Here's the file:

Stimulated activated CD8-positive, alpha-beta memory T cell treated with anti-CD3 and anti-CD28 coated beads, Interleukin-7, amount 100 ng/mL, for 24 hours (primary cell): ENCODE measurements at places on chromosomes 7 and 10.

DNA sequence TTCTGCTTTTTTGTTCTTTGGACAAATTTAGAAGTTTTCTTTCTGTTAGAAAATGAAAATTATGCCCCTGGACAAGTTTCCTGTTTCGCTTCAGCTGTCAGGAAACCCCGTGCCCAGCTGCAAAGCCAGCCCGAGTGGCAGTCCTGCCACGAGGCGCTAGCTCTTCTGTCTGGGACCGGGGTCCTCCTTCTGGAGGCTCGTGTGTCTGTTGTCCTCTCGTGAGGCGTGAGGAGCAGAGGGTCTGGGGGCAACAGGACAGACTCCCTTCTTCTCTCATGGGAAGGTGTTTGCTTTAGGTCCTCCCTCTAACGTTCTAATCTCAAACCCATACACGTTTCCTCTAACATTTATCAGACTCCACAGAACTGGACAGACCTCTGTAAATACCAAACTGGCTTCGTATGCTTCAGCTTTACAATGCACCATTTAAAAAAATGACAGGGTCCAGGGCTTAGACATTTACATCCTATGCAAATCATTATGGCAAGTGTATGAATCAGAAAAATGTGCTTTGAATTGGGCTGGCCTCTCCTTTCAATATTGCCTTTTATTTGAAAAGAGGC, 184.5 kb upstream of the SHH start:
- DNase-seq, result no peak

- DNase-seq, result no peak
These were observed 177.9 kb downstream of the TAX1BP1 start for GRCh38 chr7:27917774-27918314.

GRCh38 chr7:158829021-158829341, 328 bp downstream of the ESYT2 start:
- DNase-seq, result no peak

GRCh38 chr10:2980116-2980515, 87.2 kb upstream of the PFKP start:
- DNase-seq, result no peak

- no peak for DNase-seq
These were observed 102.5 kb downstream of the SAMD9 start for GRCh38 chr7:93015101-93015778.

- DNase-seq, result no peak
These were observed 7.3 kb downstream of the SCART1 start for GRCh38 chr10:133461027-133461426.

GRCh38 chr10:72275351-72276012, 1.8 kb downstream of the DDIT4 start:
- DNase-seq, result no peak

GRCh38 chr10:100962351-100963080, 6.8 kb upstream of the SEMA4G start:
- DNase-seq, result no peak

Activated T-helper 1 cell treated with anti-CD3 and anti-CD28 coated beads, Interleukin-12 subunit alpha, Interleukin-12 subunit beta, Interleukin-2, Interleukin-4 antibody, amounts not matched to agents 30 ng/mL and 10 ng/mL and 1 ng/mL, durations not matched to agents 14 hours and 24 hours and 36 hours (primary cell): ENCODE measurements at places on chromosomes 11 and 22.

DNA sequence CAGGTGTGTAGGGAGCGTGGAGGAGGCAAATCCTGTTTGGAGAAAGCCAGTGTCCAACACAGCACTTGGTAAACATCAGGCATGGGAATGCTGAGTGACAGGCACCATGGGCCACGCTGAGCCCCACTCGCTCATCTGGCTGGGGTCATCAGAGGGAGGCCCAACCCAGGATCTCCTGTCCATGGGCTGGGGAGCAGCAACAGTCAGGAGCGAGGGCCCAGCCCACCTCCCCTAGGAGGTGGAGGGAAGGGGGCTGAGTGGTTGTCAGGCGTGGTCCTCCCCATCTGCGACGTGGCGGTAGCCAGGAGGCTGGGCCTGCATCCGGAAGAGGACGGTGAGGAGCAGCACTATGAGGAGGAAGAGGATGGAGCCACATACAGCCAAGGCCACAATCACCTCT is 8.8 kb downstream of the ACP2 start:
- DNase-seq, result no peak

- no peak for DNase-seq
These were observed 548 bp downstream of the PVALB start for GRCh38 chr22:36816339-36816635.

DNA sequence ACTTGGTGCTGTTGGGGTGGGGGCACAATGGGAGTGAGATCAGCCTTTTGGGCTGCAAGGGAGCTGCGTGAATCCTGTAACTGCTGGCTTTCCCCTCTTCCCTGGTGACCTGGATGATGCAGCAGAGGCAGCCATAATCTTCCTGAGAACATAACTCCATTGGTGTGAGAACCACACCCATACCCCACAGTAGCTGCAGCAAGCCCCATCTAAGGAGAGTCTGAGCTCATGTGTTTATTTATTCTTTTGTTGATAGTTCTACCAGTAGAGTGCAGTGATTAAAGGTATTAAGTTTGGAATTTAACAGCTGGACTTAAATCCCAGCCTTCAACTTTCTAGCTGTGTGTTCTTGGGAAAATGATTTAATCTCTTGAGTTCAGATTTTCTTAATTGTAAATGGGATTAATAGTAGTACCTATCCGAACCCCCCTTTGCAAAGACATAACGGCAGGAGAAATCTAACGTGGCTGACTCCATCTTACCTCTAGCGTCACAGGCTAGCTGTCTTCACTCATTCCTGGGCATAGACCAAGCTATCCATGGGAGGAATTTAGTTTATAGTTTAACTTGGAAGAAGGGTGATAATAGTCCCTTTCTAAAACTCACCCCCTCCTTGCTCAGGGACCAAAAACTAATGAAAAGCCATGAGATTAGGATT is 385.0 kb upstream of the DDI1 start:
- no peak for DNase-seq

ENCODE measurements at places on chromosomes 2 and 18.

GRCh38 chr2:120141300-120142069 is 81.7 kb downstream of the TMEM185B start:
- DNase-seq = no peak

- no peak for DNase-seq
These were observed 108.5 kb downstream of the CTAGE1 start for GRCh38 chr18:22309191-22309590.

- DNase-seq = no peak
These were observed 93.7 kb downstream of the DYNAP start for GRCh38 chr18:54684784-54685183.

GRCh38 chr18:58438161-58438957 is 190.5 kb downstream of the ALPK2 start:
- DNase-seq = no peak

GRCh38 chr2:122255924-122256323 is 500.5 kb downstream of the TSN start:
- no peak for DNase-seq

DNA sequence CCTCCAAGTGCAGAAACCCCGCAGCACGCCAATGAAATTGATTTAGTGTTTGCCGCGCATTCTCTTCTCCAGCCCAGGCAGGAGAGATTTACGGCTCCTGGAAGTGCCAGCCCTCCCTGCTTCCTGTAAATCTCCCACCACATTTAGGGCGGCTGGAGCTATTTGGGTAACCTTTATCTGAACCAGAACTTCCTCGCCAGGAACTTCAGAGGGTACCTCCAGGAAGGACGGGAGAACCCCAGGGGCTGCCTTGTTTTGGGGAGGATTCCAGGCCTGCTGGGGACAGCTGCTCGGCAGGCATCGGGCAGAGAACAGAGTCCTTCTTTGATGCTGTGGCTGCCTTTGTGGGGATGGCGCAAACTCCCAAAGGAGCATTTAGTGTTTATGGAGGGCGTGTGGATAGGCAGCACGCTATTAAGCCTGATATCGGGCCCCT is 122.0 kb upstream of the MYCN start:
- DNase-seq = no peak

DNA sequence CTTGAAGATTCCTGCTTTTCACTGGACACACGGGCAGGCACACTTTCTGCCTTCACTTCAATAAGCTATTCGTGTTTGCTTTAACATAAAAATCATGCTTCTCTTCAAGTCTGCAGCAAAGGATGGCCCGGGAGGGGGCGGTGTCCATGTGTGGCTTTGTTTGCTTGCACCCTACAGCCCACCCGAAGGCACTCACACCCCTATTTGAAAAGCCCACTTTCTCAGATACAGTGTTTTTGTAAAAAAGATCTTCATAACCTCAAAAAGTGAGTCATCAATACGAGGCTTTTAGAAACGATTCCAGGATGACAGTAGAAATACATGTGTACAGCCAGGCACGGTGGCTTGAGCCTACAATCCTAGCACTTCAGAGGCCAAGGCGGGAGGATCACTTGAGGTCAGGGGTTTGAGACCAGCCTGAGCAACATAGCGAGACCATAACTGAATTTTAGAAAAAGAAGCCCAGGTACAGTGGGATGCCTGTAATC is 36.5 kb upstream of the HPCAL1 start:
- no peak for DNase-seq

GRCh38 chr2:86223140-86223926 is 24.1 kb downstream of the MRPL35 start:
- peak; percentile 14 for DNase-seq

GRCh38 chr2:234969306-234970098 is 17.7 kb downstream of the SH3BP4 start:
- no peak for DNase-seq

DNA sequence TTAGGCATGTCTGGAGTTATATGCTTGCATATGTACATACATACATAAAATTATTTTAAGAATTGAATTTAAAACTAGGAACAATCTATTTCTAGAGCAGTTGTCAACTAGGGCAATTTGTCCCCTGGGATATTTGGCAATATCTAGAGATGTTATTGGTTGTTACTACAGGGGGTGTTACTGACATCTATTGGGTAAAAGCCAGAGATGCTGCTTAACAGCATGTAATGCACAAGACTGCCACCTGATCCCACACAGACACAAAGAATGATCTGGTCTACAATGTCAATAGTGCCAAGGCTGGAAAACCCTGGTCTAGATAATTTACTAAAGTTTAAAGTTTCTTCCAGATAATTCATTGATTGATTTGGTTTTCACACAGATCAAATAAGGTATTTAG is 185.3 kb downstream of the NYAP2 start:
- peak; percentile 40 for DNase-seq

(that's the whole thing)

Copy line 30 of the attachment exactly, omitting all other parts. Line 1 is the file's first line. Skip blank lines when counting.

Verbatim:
- DNase-seq = no peak